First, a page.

Ned wrote:

I had an amazing time this summer doing the NBC.  My first impression was great; it was awesome to have a solid crew of smart, friendly birders.  All season long I felt that there was great comradery and we all had a great time sharing adventure stories.  It still feels like just a few days ago when we first pulled up to the Mormon Mesa and Moapa.  That place was unlike anything I had seen before and really struck me. All season long I was seeing new places and being blown away by the variety of landscapes Nevada has to offer.  Time flew by and I was a little sad when it was over.  My favorite moments were definitely during our group camp in the Toiyabe.  There was just something intangible and incredibly special about that place. Having everyone together for a campfire really brought everything in.  Then in the morning when we all set off on our birding missions, I felt like we were a birding army, taking the Toiyabe by force, each with our own personal mission.  

Jeff wrote:

Anaho Island National Wildlife Refuge on Pyramid Lake stands out as one of my favorite places visited on the Nevada Bird Count this season.   Approaching the lake provides a view of the conspicuous, pointed cone or pyramid shaped tufa mound, for which the lake is named.  Anaho Island and much of the surrounding landscape is composed of these tufa formations, a type of limestone that was created underwater over thousands of years.  Due to permit regulations, few people are allowed to set foot on the island in an attempt to protect colonies of breeding birds that call this place home.  Without a fear of humans or predators, many of the birds are extremely inquisitive hopping within a few feet for a closer look at the intruders.  Access is possible only by boat and conducting surveys while hiking across the island yielded a variety of grebes, terns, herons, wrens, and one of the two largest America white pelicans colonies in the west.  Large numbers of spiders litter the rocks and due to the remote habitat and lack of predators a high concentration of rattlesnakes slither about.  Exploring Anaho Island and observing its inhabitants was only one of many unique and memorable experiences this summer.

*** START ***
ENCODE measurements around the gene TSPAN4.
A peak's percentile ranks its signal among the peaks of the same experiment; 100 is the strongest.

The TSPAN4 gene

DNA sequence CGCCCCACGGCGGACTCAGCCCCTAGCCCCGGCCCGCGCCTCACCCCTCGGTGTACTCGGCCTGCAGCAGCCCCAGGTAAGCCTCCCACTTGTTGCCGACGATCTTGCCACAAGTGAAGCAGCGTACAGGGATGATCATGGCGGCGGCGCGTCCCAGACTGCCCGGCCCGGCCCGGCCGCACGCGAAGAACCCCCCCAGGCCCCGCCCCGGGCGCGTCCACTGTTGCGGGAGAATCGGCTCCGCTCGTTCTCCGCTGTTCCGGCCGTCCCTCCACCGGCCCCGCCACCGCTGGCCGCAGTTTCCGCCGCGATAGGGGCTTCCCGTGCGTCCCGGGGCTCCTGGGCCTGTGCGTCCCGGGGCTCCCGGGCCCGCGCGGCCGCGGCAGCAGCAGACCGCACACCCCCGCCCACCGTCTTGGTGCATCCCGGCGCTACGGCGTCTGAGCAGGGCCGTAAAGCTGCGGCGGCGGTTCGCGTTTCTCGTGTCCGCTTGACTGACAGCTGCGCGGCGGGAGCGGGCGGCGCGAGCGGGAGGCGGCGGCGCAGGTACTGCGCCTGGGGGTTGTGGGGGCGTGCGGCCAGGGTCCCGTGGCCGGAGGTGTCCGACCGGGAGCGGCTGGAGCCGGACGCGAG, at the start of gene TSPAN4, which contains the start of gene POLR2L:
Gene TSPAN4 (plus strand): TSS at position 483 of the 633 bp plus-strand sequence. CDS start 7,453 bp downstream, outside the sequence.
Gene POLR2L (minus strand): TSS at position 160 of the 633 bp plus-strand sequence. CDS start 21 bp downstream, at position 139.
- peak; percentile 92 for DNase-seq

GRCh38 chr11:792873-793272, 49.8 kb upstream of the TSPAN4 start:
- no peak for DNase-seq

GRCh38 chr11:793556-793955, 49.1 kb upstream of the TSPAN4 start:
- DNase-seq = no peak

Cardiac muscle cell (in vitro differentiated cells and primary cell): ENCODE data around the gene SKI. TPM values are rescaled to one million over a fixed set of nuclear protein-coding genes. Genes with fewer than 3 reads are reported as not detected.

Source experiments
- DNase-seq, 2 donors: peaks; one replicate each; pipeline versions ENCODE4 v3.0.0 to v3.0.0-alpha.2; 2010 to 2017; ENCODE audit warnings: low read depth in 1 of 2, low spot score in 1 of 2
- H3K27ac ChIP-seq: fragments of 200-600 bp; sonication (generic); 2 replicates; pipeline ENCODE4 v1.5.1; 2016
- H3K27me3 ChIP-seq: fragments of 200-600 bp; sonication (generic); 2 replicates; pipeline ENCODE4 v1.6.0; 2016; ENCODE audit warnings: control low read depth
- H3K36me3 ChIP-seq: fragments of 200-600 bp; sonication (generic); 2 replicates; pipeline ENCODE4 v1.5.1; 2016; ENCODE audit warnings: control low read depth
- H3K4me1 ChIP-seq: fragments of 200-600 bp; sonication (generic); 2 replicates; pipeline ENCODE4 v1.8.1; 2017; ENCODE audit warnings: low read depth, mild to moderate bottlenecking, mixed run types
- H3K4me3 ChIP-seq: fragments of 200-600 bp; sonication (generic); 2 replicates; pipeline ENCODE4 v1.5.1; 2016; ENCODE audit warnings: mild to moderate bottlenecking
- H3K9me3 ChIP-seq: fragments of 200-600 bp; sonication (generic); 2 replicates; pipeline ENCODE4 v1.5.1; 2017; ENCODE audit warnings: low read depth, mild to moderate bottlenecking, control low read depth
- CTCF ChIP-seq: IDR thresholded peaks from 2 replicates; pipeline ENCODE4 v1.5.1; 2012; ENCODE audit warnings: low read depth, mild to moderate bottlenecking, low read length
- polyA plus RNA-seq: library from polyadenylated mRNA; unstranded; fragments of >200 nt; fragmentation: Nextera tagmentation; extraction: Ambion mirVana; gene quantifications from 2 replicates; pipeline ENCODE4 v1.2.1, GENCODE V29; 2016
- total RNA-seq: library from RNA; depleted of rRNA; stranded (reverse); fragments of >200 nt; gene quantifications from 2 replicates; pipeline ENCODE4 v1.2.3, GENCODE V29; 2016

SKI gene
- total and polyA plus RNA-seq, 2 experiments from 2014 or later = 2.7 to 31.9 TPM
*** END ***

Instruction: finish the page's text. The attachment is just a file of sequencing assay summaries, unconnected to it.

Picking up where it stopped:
And Bobby’s highlight was one of mine as well – but his take is much more fun!

Four Birds in a Hollow House

When camping in the Toiyabes
I came across a single tree.
All bark of white and spindled stem
An aspen quaking in the wind.

Upon first glance 
It did withhold
A secret which would soon unfold.

Creeping closer, what caught my eye